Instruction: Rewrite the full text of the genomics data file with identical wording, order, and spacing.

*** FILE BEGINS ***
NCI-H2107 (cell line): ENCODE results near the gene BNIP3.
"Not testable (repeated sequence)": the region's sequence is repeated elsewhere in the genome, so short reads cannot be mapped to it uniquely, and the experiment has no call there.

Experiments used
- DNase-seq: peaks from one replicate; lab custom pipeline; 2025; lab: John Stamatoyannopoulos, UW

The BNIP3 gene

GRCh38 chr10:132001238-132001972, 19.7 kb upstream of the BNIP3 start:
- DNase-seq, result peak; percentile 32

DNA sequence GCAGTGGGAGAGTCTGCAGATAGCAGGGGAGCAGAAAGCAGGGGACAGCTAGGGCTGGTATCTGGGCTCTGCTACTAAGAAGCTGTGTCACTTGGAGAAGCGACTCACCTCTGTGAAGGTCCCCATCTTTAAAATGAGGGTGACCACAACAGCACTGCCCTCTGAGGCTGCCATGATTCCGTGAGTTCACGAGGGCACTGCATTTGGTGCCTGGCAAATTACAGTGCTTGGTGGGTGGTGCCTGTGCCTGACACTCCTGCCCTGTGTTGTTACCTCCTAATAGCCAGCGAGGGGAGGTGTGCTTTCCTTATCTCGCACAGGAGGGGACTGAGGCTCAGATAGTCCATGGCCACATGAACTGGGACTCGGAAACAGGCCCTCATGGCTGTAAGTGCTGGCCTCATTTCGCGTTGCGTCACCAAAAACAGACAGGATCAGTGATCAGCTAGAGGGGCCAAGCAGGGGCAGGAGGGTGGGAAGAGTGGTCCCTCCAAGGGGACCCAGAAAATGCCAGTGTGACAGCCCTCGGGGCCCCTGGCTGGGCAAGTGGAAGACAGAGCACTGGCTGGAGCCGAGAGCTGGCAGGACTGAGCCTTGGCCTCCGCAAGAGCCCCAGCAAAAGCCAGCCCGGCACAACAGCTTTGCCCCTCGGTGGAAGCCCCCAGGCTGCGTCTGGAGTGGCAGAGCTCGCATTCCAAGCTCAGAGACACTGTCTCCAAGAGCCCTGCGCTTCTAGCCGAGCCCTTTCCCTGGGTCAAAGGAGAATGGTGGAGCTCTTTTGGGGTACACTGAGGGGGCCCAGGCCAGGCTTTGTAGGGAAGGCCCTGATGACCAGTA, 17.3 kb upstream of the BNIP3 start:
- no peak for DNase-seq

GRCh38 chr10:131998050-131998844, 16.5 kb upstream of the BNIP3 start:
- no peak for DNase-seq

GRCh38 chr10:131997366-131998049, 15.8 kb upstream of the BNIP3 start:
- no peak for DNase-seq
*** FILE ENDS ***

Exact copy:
NCI-H2107 (cell line): ENCODE results near the gene BNIP3.
"Not testable (repeated sequence)": the region's sequence is repeated elsewhere in the genome, so short reads cannot be mapped to it uniquely, and the experiment has no call there.

Experiments used
- DNase-seq: peaks from one replicate; lab custom pipeline; 2025; lab: John Stamatoyannopoulos, UW

The BNIP3 gene

GRCh38 chr10:132001238-132001972, 19.7 kb upstream of the BNIP3 start:
- DNase-seq, result peak; percentile 32

DNA sequence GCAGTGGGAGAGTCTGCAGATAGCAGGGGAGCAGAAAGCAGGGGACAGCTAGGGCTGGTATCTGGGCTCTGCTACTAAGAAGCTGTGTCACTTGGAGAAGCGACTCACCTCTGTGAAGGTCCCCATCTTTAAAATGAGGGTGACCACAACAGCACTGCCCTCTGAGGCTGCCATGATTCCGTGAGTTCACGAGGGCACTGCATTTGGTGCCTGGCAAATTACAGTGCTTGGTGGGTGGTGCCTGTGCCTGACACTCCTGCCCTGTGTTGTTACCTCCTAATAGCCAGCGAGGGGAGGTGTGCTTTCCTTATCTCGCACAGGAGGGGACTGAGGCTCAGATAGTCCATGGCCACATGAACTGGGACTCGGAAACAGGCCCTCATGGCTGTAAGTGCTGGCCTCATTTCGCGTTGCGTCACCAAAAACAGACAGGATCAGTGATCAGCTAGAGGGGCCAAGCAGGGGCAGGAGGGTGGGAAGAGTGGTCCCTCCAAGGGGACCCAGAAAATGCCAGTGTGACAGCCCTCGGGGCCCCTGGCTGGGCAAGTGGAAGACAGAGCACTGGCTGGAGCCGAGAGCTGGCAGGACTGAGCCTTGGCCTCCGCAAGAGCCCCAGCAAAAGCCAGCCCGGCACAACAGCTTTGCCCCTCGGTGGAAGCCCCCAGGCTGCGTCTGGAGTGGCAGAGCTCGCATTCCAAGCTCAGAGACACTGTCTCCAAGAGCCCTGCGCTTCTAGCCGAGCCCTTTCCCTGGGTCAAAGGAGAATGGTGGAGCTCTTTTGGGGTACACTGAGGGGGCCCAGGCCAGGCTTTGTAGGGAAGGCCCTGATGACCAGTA, 17.3 kb upstream of the BNIP3 start:
- no peak for DNase-seq

GRCh38 chr10:131998050-131998844, 16.5 kb upstream of the BNIP3 start:
- no peak for DNase-seq

GRCh38 chr10:131997366-131998049, 15.8 kb upstream of the BNIP3 start:
- no peak for DNase-seq